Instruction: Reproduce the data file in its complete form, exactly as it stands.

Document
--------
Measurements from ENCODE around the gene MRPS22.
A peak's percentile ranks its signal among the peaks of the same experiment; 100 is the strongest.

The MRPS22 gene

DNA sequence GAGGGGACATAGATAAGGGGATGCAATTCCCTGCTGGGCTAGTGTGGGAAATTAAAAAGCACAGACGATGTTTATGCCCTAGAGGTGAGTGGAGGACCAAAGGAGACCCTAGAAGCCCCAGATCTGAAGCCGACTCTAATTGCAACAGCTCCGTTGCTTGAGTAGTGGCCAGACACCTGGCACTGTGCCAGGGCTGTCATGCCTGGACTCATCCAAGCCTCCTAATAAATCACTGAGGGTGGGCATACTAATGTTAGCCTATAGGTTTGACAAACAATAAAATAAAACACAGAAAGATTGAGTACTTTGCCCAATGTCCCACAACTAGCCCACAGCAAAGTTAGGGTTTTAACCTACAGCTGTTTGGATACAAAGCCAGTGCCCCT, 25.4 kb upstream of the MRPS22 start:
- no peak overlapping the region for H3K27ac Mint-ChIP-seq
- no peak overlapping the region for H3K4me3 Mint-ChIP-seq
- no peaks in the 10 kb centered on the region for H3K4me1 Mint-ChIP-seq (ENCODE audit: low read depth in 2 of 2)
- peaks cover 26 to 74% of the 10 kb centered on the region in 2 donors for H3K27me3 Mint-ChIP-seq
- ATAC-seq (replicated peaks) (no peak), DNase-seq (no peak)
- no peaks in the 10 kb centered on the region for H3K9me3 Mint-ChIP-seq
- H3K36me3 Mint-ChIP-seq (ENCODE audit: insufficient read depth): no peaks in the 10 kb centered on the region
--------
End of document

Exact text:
Measurements from ENCODE around the gene MRPS22.
A peak's percentile ranks its signal among the peaks of the same experiment; 100 is the strongest.

The MRPS22 gene

DNA sequence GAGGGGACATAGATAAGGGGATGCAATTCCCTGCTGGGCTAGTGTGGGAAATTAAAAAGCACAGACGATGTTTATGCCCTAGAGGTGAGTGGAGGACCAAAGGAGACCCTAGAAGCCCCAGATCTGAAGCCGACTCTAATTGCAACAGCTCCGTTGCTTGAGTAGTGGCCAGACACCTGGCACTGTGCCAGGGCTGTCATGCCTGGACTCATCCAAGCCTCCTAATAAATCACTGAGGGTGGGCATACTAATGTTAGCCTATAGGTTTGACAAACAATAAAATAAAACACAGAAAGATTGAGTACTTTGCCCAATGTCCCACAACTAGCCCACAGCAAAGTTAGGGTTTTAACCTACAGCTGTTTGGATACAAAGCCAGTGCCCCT, 25.4 kb upstream of the MRPS22 start:
- no peak overlapping the region for H3K27ac Mint-ChIP-seq
- no peak overlapping the region for H3K4me3 Mint-ChIP-seq
- no peaks in the 10 kb centered on the region for H3K4me1 Mint-ChIP-seq (ENCODE audit: low read depth in 2 of 2)
- peaks cover 26 to 74% of the 10 kb centered on the region in 2 donors for H3K27me3 Mint-ChIP-seq
- ATAC-seq (replicated peaks) (no peak), DNase-seq (no peak)
- no peaks in the 10 kb centered on the region for H3K9me3 Mint-ChIP-seq
- H3K36me3 Mint-ChIP-seq (ENCODE audit: insufficient read depth): no peaks in the 10 kb centered on the region